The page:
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The Truth About Who Suffers
And about who inflicts the suffering.


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It may seem like ancient history now, but it was only a year ago that we were first subjected to the media circus that was the so-called and now-dropped Duke Rape Case. For months thereafter, you couldn’t pick up a newspaper or turn on the television or radio without learning some new tidbit about the accused lacrosse players, even as their accuser remained shrouded in mystery. Today we know there was no rape and now not even a case at all, but even in those early days it was apparent enough that there were glaring problems with the accuser’s story (or, as it happened, stories). But not even those problems prevented the case from consuming the attention of the sages in our national media, whose foot soldiers decamped from New York and Los Angeles and such places to descend on Durham, North Carolina, as quickly as they could find it on the map.

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The case was simply irresistible to our sophisticated betters in Manhattan and the tonier zip codes of southern California. The “victim” was black and a single mother, each in itself a shield against criticism, but taken together an impregnable defense against any judgment of her own behavior and motives. Furthermore, she claimed to have been attacked by a group of southern white elites, thus justifying the low opinion of such elites held by those who live within sight of the Pacific Ocean or the Hudson River. (Never mind that none of the accused were actually from the south.) Only when the evidence of the defendants’ innocence and of the prosecutor’s misconduct accumulated to an undeniable critical mass did the media slink off to await the next Big Story.  

Compare the attention given the Duke case with that accorded a far more heinous crime, one whose victims have thus far failed to arouse the sympathies or even the notice of those who found so much enjoyment in their condemnation of the lacrosse players. Chances are, unless you live in Tennessee, you will not recognize the names Channon Christian and Christopher Newsom. Christian, 21, and Newsome, 23, both of Knoxville, were driving through that city together on the night of January 6 when they were kidnapped and murdered. Newsome’s burned body was found along some railroad tracks on January 7. Christian remained missing for two more days until her body, stuffed in a trash can, was found in a home not far from where Newsome’s was found. Police and prosecutors allege both victims were raped before being killed. Yes, both. Three men and a woman have been charged with the crimes in a 46-count grand jury indictment handed down in Knoxville on January 31.

The story was given a few brief mentions on the AP wire, which were in turn carried on the Fox News and ABC News websites, but you’ll find no mention of the crime in the online archives of CNN, MSNBC, CBS News, the New York Times, or the Washington Post. Run a similar search for stories on the Duke case and you’ll be sifting through the results for hours.  It’s not as though these news providers have shied away from crime since being embarrassed in the Duke case. For example, when Tara Grant went missing from her suburban Detroit home in February, the investigation grew and grew in media attention until it became a national story. An AP story appearing on the MSNBC website ran under the headline, “Mich. case a perfect recipe for media frenzy.” And indeed it was. When Grant’s dismembered body was discovered inside her home, triggering a manhunt for her husband and his eventual arrest, the coverage ramped up nearly to the point of Laci Peterson-type saturation. Only the carnival surrounding Anna Nichole Smith’s death kept the Grant murder from being the Story of the Month. Yet the murders of Channon Christian and Christopher Newsome are known to almost no one outside Tennessee. Why?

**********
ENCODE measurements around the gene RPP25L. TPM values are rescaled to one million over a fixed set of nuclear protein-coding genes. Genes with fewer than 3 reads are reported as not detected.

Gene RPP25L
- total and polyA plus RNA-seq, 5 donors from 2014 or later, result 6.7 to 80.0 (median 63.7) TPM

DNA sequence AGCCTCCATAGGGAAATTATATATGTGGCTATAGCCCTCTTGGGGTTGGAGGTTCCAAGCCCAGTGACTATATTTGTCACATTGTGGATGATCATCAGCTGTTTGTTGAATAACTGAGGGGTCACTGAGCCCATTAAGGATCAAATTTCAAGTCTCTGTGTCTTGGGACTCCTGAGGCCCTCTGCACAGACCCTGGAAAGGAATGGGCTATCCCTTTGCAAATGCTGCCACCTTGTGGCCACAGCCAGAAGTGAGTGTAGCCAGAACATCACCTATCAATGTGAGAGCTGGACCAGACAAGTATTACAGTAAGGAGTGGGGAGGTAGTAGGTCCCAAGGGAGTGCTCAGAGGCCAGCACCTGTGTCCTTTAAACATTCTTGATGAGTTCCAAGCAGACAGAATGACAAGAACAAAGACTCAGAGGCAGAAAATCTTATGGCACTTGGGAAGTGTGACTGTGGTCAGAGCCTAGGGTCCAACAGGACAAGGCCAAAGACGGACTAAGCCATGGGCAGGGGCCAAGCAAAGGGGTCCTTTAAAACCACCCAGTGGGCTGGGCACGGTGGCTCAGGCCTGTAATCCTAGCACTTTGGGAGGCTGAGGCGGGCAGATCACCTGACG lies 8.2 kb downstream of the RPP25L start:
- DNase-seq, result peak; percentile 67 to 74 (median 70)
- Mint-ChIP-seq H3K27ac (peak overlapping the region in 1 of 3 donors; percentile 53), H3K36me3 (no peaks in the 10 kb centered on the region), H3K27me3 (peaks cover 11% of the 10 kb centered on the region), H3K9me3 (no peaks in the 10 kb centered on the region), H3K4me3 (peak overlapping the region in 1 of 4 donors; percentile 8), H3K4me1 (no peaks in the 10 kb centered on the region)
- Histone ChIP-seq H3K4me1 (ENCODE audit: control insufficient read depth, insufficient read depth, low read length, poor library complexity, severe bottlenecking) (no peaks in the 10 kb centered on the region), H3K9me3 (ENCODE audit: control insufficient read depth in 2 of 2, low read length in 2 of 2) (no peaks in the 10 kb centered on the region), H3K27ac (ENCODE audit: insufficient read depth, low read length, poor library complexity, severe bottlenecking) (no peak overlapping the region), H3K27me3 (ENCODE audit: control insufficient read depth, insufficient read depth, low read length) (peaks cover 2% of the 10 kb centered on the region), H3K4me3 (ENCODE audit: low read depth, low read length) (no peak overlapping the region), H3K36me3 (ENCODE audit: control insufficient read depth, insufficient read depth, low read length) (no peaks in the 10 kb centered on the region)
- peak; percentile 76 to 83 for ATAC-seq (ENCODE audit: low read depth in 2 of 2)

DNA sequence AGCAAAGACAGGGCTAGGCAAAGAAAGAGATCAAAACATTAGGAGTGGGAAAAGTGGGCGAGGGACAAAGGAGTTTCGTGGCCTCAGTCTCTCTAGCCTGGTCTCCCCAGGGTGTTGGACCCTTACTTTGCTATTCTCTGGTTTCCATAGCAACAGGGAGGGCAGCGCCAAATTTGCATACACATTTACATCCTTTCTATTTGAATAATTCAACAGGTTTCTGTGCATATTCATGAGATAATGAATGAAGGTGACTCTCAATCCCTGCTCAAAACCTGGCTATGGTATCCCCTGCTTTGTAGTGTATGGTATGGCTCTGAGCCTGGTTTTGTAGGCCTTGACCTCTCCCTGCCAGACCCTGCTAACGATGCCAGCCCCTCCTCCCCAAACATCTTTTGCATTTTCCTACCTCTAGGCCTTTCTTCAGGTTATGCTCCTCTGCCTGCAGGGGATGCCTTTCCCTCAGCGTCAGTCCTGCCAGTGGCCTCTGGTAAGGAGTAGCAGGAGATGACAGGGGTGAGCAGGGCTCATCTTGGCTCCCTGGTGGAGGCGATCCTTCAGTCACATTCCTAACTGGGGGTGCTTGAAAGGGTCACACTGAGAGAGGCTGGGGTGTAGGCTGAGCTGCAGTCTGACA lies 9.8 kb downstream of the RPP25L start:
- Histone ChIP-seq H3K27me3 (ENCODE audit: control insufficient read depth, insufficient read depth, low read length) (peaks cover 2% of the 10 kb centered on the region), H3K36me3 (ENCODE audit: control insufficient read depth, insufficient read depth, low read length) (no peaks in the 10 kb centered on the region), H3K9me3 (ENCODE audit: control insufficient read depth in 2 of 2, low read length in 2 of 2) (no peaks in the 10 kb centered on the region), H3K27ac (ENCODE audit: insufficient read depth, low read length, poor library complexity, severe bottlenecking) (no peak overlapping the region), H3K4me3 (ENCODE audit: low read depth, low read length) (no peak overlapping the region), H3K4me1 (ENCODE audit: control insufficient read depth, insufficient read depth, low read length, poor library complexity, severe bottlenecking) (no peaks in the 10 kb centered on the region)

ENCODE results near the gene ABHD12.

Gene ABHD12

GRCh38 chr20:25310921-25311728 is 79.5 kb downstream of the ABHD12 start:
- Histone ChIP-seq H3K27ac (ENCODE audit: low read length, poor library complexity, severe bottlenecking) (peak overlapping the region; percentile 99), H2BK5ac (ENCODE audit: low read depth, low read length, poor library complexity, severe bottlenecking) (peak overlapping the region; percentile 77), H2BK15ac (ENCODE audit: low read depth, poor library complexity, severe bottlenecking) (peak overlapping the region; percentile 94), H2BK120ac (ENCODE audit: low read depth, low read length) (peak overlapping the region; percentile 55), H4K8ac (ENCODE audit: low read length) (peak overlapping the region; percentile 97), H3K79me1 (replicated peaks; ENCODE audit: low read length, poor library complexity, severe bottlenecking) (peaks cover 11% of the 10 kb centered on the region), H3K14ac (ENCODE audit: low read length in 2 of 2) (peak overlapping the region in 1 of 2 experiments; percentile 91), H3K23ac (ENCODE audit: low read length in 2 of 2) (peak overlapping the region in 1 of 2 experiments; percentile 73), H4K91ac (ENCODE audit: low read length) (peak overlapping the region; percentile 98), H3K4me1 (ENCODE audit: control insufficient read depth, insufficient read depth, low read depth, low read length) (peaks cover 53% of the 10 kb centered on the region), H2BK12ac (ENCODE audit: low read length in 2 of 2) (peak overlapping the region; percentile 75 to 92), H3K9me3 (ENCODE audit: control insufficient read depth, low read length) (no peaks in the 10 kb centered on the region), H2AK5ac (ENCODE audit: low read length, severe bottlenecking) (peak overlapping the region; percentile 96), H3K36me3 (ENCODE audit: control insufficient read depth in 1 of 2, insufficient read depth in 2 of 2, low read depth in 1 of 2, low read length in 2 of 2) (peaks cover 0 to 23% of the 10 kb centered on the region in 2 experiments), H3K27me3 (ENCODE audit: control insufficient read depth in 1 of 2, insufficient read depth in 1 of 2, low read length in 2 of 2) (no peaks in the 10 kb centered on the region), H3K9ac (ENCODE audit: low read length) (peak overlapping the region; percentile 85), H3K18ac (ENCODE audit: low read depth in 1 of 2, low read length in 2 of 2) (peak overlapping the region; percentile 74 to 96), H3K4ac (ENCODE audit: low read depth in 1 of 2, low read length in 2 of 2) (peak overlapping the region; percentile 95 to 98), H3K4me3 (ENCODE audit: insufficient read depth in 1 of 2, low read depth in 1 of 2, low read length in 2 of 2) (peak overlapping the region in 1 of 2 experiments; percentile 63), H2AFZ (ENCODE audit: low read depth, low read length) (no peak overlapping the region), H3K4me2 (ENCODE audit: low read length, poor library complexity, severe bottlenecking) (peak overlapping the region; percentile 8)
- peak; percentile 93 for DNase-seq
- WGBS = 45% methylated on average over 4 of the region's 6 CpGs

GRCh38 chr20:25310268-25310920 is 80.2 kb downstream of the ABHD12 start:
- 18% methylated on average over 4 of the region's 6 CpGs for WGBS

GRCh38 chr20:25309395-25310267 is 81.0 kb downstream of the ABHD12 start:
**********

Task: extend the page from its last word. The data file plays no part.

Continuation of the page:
It’s simple: the four suspects accused of killing Christian and Newsome are blacks from the inner city of Knoxville.

Uh oh, we’re not supposed to talk about such things, are we. We’re careful to step ever so gingerly around issues of race and crime, except of course when there is an opportunity, as in the Duke case, to point to a group of privileged whites and say, “See? Look at how badly they’ve behaved! Look at how they treated that poor black single mother!” And in the Michigan case we can look down our noses at a prosperous suburban white family and say, “Look how screwed up they are!” A visitor from a foreign land might read the news and suspect America was plagued by rampaging hordes of collegiate lacrosse players and middle-aged suburbanites. And all the while the far more serious problem of violent crime among minorities in our inner cities is almost completely ignored.

To even broach the topic of inner city crime is almost a social taboo, rather like discussing the bride’s old boyfriends at a wedding reception. But the figures, as they say, do not lie, and we do no one a service by trying to ignore them. Here in Los Angeles, for example, there were 481 murders investigated by the LAPD in 2006, but almost half of them occurred among the 18 percent of the city’s population living in South and South-Central L.A. These areas are almost exclusively black and Latino.



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